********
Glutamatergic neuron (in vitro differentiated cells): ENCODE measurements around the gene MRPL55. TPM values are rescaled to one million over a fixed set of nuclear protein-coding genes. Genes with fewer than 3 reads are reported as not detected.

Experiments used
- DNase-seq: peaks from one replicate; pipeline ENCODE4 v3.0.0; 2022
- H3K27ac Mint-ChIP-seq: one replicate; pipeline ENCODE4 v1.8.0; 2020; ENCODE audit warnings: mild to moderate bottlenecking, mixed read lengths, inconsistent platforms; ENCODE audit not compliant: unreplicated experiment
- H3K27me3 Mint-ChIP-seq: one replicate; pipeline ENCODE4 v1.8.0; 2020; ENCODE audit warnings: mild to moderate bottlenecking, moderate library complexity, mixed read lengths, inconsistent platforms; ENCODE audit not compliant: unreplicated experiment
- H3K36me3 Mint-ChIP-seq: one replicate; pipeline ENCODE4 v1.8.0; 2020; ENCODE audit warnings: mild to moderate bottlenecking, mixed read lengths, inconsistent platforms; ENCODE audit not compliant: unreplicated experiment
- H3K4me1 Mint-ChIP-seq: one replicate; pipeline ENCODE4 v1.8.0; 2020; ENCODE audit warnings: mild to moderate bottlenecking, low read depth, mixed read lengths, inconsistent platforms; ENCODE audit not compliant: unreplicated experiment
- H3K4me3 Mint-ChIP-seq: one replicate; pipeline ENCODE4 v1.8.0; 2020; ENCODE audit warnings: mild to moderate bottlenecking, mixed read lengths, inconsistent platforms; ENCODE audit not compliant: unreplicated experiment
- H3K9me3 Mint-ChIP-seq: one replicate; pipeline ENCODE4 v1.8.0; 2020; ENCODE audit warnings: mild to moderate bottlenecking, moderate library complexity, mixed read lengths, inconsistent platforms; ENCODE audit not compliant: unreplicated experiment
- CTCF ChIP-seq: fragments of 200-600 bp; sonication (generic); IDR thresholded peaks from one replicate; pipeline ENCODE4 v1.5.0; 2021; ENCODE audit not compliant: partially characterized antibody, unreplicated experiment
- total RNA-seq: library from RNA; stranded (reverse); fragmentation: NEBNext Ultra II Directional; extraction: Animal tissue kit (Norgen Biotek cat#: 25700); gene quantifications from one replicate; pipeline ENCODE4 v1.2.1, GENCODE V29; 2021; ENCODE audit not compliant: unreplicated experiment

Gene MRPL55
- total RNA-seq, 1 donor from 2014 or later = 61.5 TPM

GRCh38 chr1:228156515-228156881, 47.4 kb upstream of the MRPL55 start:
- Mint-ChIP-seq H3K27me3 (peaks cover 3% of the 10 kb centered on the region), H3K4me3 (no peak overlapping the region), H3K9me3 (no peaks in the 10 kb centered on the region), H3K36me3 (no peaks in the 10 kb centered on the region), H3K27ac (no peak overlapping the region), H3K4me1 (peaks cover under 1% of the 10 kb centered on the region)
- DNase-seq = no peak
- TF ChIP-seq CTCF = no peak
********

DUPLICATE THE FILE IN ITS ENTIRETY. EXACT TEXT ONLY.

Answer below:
Glutamatergic neuron (in vitro differentiated cells): ENCODE measurements around the gene MRPL55. TPM values are rescaled to one million over a fixed set of nuclear protein-coding genes. Genes with fewer than 3 reads are reported as not detected.

Experiments used
- DNase-seq: peaks from one replicate; pipeline ENCODE4 v3.0.0; 2022
- H3K27ac Mint-ChIP-seq: one replicate; pipeline ENCODE4 v1.8.0; 2020; ENCODE audit warnings: mild to moderate bottlenecking, mixed read lengths, inconsistent platforms; ENCODE audit not compliant: unreplicated experiment
- H3K27me3 Mint-ChIP-seq: one replicate; pipeline ENCODE4 v1.8.0; 2020; ENCODE audit warnings: mild to moderate bottlenecking, moderate library complexity, mixed read lengths, inconsistent platforms; ENCODE audit not compliant: unreplicated experiment
- H3K36me3 Mint-ChIP-seq: one replicate; pipeline ENCODE4 v1.8.0; 2020; ENCODE audit warnings: mild to moderate bottlenecking, mixed read lengths, inconsistent platforms; ENCODE audit not compliant: unreplicated experiment
- H3K4me1 Mint-ChIP-seq: one replicate; pipeline ENCODE4 v1.8.0; 2020; ENCODE audit warnings: mild to moderate bottlenecking, low read depth, mixed read lengths, inconsistent platforms; ENCODE audit not compliant: unreplicated experiment
- H3K4me3 Mint-ChIP-seq: one replicate; pipeline ENCODE4 v1.8.0; 2020; ENCODE audit warnings: mild to moderate bottlenecking, mixed read lengths, inconsistent platforms; ENCODE audit not compliant: unreplicated experiment
- H3K9me3 Mint-ChIP-seq: one replicate; pipeline ENCODE4 v1.8.0; 2020; ENCODE audit warnings: mild to moderate bottlenecking, moderate library complexity, mixed read lengths, inconsistent platforms; ENCODE audit not compliant: unreplicated experiment
- CTCF ChIP-seq: fragments of 200-600 bp; sonication (generic); IDR thresholded peaks from one replicate; pipeline ENCODE4 v1.5.0; 2021; ENCODE audit not compliant: partially characterized antibody, unreplicated experiment
- total RNA-seq: library from RNA; stranded (reverse); fragmentation: NEBNext Ultra II Directional; extraction: Animal tissue kit (Norgen Biotek cat#: 25700); gene quantifications from one replicate; pipeline ENCODE4 v1.2.1, GENCODE V29; 2021; ENCODE audit not compliant: unreplicated experiment

Gene MRPL55
- total RNA-seq, 1 donor from 2014 or later = 61.5 TPM

GRCh38 chr1:228156515-228156881, 47.4 kb upstream of the MRPL55 start:
- Mint-ChIP-seq H3K27me3 (peaks cover 3% of the 10 kb centered on the region), H3K4me3 (no peak overlapping the region), H3K9me3 (no peaks in the 10 kb centered on the region), H3K36me3 (no peaks in the 10 kb centered on the region), H3K27ac (no peak overlapping the region), H3K4me1 (peaks cover under 1% of the 10 kb centered on the region)
- DNase-seq = no peak
- TF ChIP-seq CTCF = no peak